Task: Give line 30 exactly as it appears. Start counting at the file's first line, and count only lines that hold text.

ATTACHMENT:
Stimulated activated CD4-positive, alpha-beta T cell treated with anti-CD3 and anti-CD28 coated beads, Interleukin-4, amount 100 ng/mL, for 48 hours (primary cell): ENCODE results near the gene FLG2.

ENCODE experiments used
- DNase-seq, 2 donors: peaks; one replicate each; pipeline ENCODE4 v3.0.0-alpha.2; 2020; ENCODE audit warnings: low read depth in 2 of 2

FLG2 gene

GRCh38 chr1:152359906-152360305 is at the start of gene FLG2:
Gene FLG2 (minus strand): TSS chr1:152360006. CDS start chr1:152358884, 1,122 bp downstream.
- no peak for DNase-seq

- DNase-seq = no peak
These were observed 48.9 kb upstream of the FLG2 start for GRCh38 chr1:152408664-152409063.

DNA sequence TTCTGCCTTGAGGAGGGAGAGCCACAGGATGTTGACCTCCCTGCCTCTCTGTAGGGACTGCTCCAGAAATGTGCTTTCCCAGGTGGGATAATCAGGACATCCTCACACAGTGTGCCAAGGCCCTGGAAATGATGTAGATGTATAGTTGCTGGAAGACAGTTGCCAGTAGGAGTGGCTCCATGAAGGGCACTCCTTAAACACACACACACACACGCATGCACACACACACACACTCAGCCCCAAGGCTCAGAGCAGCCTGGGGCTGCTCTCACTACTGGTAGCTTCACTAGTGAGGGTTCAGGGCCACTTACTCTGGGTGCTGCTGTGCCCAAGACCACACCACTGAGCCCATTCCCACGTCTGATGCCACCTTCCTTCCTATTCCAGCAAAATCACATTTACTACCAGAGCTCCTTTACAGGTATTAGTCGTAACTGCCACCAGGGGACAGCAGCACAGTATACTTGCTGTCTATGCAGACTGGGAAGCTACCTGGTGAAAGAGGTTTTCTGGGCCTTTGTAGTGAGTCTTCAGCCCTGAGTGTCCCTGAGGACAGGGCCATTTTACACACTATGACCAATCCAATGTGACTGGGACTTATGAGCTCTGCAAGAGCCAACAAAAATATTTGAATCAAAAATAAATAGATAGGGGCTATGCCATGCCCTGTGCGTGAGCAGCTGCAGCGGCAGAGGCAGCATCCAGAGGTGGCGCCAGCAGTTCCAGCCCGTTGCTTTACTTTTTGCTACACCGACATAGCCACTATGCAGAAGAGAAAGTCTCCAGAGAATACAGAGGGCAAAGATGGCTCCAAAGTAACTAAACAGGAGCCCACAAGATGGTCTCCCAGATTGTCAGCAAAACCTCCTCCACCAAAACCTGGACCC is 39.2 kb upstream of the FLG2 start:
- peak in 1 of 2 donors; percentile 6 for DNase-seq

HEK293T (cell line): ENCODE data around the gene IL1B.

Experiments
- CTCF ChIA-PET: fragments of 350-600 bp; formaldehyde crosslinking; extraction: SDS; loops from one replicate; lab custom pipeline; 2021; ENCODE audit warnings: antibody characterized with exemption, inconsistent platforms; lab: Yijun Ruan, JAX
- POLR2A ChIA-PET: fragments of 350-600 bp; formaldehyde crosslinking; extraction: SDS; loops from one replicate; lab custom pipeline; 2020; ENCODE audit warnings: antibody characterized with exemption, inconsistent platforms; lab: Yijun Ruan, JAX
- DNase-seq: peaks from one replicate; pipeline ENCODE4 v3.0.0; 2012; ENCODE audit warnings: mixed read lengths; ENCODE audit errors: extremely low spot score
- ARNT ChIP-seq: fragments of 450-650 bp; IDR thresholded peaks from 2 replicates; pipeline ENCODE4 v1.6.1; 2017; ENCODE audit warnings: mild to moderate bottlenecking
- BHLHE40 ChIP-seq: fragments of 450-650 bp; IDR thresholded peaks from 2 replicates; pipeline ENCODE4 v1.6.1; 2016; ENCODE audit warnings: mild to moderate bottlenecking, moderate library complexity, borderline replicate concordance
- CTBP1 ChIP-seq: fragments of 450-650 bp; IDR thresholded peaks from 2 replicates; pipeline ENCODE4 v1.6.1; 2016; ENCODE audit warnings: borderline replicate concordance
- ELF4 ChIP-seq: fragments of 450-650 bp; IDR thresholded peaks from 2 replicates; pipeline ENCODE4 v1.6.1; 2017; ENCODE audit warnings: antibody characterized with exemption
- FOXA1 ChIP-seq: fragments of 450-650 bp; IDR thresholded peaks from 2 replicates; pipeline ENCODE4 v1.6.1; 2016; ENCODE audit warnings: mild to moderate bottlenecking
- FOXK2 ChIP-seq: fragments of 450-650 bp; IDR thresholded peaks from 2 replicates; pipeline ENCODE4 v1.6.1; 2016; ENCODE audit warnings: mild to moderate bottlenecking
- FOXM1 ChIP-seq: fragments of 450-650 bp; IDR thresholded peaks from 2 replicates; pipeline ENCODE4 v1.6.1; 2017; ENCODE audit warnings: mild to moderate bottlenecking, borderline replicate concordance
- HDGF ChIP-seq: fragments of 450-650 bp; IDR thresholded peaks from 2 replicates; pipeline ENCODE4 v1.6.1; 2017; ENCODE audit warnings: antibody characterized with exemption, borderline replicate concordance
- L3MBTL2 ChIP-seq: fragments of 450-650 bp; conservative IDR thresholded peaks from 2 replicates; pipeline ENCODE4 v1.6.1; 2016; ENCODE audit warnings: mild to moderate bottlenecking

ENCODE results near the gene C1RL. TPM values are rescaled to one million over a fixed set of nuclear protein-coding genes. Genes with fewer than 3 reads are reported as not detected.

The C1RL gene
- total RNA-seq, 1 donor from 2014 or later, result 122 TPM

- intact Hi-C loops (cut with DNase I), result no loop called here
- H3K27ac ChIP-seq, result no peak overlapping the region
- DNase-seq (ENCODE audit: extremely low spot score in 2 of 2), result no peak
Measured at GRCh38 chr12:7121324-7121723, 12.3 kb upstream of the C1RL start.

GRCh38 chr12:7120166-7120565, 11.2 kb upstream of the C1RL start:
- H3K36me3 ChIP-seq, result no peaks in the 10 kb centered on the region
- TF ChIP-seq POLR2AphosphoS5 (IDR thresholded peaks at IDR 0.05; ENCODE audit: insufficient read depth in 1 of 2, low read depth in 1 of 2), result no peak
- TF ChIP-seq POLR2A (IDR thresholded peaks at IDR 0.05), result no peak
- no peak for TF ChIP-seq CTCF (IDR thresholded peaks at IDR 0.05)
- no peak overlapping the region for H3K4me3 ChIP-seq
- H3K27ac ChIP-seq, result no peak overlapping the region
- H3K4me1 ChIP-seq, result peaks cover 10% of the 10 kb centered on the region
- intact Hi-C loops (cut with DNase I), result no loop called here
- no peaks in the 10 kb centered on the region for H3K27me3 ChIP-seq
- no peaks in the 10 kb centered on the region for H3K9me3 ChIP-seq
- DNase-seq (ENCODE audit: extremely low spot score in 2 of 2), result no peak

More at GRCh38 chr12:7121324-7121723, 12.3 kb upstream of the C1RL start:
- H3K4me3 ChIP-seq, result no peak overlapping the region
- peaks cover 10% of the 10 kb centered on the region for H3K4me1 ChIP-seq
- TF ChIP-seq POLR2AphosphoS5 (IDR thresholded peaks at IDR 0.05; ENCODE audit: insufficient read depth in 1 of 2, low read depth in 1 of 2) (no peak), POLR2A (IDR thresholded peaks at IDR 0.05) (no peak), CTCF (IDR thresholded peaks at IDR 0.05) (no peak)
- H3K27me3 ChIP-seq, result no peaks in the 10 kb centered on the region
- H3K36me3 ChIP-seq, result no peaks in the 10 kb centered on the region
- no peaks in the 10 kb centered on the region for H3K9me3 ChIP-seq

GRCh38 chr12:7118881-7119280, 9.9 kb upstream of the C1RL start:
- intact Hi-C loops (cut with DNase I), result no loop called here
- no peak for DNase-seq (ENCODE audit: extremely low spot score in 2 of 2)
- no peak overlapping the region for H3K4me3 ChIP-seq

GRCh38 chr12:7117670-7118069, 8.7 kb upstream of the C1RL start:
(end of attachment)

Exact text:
- H3K27ac ChIP-seq, result no peak overlapping the region